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Tuberculosis: Symptoms, Diagnosis, and Treatment

What is Tuberculosis?

TB (tuberculosis) is caused by a bacterium called Mycobacterium tuberculosis. The bacteria usually attacks your lungs, but TB bacteria can attack any part of your body, such as your kidney, spine, or brain. Not everyone infected with TB bacteria becomes sick. As a result, two TB-related conditions exist; LTBI (latent TB infection) and TB disease. If not treated properly, tuberculosis can be fatal.

How is TB transmitted? What happens if I get a TB infection? 

If someone who has TB coughs, the germ that causes TB can spread in the small drops of fluid that will spray with that cough. If you inhale these drops, you can get infected with TB. If that happens, you probably won’t get sick immediately. Your immune system will start killing the TB germs, and if your body is successful in controlling the infection, you will not get sick. You will then have what is called “latent TB,” however you may become ill with TB at a later time in your life.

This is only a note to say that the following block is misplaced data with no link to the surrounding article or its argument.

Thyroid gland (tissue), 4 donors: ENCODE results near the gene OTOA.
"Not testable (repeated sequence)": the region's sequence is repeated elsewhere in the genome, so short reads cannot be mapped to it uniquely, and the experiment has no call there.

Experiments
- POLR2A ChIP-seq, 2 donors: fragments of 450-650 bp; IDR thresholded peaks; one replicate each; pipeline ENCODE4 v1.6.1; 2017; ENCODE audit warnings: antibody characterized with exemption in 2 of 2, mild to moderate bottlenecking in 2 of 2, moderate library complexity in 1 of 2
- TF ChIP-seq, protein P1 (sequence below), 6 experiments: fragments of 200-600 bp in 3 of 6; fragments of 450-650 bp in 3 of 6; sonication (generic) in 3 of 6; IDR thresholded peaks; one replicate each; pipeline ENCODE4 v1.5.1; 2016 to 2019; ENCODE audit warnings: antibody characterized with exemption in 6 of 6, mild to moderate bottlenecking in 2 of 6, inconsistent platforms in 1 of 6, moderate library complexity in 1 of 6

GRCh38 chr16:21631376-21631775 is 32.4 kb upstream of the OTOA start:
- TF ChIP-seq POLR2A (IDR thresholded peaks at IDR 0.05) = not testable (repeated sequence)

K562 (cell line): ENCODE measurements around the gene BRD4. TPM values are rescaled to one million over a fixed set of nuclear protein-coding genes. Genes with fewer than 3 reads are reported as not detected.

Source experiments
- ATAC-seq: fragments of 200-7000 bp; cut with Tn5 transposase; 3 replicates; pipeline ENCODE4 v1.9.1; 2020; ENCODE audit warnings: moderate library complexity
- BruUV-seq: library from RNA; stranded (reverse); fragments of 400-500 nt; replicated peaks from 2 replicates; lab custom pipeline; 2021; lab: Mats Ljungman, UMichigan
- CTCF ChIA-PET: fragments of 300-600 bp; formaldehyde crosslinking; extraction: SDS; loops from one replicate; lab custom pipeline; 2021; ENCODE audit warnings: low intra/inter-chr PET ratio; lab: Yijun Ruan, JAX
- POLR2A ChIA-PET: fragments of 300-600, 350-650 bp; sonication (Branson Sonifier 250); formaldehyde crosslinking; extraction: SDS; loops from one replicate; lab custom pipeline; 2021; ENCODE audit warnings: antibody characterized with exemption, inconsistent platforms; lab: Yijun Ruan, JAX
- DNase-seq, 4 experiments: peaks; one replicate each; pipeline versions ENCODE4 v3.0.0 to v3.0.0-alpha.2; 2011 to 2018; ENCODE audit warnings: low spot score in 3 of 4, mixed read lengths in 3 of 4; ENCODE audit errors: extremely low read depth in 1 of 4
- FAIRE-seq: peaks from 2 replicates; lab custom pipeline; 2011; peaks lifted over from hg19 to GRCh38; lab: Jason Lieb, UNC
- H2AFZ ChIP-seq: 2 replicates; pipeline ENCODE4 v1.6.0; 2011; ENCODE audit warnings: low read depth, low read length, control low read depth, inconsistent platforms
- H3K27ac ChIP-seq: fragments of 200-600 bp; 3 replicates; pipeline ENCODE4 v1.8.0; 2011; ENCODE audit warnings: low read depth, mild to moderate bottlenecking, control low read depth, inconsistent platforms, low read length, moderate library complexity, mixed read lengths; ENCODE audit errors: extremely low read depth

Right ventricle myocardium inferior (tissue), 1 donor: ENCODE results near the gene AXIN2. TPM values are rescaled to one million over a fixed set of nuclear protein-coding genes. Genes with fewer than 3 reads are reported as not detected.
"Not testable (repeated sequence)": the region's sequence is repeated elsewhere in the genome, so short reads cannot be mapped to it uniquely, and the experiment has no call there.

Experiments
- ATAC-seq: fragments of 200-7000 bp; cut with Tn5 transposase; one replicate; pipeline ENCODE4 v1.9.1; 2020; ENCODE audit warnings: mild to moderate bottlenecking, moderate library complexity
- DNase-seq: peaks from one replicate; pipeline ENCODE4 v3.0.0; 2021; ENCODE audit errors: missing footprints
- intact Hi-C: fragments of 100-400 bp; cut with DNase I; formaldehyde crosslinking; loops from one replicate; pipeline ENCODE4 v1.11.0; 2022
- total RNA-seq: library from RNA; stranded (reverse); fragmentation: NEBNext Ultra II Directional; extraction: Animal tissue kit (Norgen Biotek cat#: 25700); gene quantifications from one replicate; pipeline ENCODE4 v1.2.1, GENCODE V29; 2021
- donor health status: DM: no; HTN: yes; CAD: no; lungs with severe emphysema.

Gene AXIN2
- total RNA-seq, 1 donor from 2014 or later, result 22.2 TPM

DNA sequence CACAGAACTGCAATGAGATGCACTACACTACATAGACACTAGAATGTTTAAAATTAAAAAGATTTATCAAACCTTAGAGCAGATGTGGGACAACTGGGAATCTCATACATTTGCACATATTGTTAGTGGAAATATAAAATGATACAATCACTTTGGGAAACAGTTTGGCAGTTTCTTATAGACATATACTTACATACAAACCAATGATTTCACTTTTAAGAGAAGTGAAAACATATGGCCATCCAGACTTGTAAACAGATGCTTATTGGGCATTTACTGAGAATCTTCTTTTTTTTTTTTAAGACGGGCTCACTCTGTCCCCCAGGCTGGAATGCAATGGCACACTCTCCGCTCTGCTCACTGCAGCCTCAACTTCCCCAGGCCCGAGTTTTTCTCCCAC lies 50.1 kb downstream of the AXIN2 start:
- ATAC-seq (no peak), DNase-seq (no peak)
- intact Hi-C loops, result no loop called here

If you get symptomatic with your TB infection, you have “active TB.” Your symptoms may include fever, chronic cough, night sweats, and unintentional weight loss. If you have been near someone who is known to have TB, or if you have a cough lasting longer than three weeks for no apparent reason, you should tell your doctor about that for them to assess your risk of TB. 

What tests are available for TB?

For latent TB, there are two tests available: 

  • Skin test: your doctor will order a shot in your arm that contains pieces of the dead TB germ. If a bump develops after two days, your doctor can assess if you have latent TB depending on how big the bump is. If your test turns positive, you will likely need more tests to determine that you don’t have active TB.
  • Blood test: There are two IGRA (interferon-gamma release assays) TB (Tuberculosis) tests that the FDA approves in the United States: Quantiferon-TB Gold Plus (QFT-Plus) and TB-Spot (T-Spot) test.

If your TB test comes back positive, that means that TB bacteria have infected you at some point in your life. Your doctor will order additional tests to determine if you have active TB or latent TB. If your test for TB comes back negative, this means that your body didn’t react to the test, and that is it unlikely that you have either active or latent TB. 

What is the treatment for TB?

  • Latent TB: medicines are typically needed for three months or longer. 
  • Active TB: medicines are typically needed for a total of six months or longer.

TB is a severe disease, and it can be fatal. It is essential you take your treatment plan very seriously.

Do you think you have TB? Call our Pulmonary Clinic at (978) 254-4983 to get scheduled as soon as possible. Click here to Contact Us. If you are experiencing a medical emergency, please call 911.